There is no shortage of blog posts and podcast episodes with people discussing at length why they stopped wearing their Apple Watch or what drastic changes they think Apple needs to do to make the Apple Watch the least bit useful. I won’t suggest that the Apple Watch is perfect or that it doesn’t have big steps it can take to improve, but I will say that I love my Apple Watch and have not gone a single day since April 24, 2015 without wearing it. It is an absolutely essential part of my life and is something I never want to be without in the future. If Apple threw in the towel today and said they’re never making another Apple Watch, I’d keep wearing this one until it stopped working.
I had the only major full-length review of watchOS 3 on launch day back in September 2016. It was my most popular post of 2016, and again, I would argue it was the best review of watchOS 3 on the web.
This is an update that feels almost as much like a hardware upgrade as it is a software update. Everything is faster, and the software is more capable. I certainly have complaints with how far Apple went with some features and wish they had moved forward a little more, but I don’t think there are any places in this software update that I feel Apple has taken a step back. This isn’t just a minor update that you can wait on upgrading to, it’s an update you want to rip your watch off for, run to your charger, and patiently wait for this to be installed on your watch. You are about to start loving your Apple Watch a whole lot more.
And finally, I have not been hesitant to give Apple (I hope you’re reading!) specific suggestions about how to improve their software on the Apple Watch. In February 2016 I made a pitch for watchOS 3, and I followed it up in January 2017 with another pitch for what they should do with watchOS 4.
The Apple Watch has proven to be an essential part of my life, and it’s not something I see myself giving up any time soon. The Apple Watch has problems, it absolutely does, but none of those problems keep me from wearing my Watch everyday. I feel naked when I’m not wearing it, and it feels downright barbaric to look at my phone ever time a notification comes in to see what’s going on in the world. Long live the Apple Watch!
Popular podcast app Overcast was updated yesterday and it was the most exciting update I’ve seen in a long time to a podcast app. This update added the ability for users to load podcast episodes directly onto the Apple Watch. This is a big deal, and is something I’ve been waiting years for at this point. This means I can finally bring my Apple Watch with me on runs, and keep my iPhone at home!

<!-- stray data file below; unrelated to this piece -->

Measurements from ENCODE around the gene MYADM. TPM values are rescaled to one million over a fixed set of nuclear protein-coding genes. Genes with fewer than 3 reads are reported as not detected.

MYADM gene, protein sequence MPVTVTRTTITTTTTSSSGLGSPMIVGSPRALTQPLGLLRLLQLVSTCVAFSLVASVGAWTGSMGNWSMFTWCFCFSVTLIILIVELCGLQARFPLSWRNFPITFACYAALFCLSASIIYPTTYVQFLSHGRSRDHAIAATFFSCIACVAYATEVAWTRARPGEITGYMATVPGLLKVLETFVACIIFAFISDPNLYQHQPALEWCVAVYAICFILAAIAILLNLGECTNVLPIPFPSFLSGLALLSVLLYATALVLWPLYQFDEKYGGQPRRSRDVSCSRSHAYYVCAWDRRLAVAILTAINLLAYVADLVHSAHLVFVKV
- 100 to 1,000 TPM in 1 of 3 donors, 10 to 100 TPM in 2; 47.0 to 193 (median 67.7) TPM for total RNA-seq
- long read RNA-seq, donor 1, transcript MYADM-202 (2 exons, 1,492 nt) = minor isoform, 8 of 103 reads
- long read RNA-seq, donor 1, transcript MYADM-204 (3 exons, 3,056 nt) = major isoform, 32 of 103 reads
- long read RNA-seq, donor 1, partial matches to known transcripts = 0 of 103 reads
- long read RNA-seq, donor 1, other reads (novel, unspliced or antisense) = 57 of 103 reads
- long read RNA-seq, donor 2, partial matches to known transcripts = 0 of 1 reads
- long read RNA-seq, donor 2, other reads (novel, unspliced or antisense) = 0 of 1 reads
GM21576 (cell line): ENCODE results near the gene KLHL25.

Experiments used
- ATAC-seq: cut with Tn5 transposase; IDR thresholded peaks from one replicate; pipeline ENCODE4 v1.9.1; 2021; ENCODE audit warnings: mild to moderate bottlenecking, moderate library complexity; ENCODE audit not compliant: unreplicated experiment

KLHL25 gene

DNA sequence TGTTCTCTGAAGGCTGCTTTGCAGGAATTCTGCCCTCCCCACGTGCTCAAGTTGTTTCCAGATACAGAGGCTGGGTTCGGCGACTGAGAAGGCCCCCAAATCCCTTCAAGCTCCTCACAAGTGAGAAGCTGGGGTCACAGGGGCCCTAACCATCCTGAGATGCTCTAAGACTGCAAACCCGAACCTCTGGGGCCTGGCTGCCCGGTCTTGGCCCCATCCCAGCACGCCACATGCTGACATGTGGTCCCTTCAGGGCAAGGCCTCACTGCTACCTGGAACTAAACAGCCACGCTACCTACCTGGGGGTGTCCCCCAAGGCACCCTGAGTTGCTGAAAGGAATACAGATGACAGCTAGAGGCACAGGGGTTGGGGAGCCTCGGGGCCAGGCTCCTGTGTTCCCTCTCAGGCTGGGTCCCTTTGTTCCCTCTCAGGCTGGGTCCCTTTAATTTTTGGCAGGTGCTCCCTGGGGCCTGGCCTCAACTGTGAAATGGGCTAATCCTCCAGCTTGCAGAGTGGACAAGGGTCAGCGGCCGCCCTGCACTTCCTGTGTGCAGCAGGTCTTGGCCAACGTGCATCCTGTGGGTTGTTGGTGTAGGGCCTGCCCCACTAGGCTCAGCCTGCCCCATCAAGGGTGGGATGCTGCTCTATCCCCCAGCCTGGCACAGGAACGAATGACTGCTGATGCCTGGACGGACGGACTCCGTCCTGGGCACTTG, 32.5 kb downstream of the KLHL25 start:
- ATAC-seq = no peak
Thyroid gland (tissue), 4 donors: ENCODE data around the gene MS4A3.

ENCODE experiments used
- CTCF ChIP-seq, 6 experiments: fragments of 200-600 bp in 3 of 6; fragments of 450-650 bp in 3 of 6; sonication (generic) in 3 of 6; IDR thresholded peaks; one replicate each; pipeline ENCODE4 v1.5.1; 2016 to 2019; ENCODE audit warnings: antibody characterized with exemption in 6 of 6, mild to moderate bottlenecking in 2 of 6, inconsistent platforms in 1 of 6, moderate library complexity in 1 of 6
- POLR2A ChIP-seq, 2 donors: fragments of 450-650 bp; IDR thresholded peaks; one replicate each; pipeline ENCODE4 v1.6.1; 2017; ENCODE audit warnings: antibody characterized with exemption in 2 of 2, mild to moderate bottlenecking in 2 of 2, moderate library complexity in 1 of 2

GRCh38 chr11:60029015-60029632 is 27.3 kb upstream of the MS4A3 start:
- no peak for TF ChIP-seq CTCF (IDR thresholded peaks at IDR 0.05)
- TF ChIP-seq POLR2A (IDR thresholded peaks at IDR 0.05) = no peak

Adding episodes is relatively simple, as you just tap the
⁺≡ queue button and tap “Send to Watch”.
Once an episode is loaded onto the Apple Watch, it can then be played directly from the Watch. The Overcast app essentially has 2 screens now: one for playing back from your phone, and one for playing back from your watch. Note that playing from the watch itself means you need to be using Bluetooth headphones and they need to be connected to your Apple Watch, and not your iPhone.
Playback from the Apple Watch is solid, and easily the best experience I’ve had with any solution that plays podcasts directly on the Apple Watch. Overcast’s advanced audio features like smart speed and voice boost do not seem to be possible on the Apple Watch, so playback is a little less silky smooth than it is on the phone, but it’s basically in line with apps like Castro and Apple’s own Podcasts app that don’t do as much to smooth out audio at more than 1x speed. That said, the fact that the Watch app does play back episodes at my desired speed is wonderful, and again, not something other apps that have done this have allowed.
The biggest issue with this feature is that it takes too long to load episodes onto the Watch. The transfer seems to be done over the Bluetooth connection to the Watch, and it is just a slooooow process. On short episodes it is not an issue. I loaded this morning’s episode of The Daily in about 30 seconds, but longer podcasts, especially those that get over the 1 hour mark, are more laborious. It took 7 minutes to transfer the latest Ctrl-Walt-Delete episode (57 minute episode).
I’d love to see Overcast find a faster way to load episodes onto the Apple Watch, and I would love for Apple to give apps like Overcast the ability to tap into SiriKit so I could more easily control the Watch app with my voice. Even with those limitations, I’m quite happy with this initial implementation of this feature, and hope to see it continue to improve.
This Slack backend means that your users get a nice chat interface on your website, but you get all the benefits of Slack on your end. It’s really nice, and while it’s not something I personally need for my website, I almost certainly would use this if I ever do.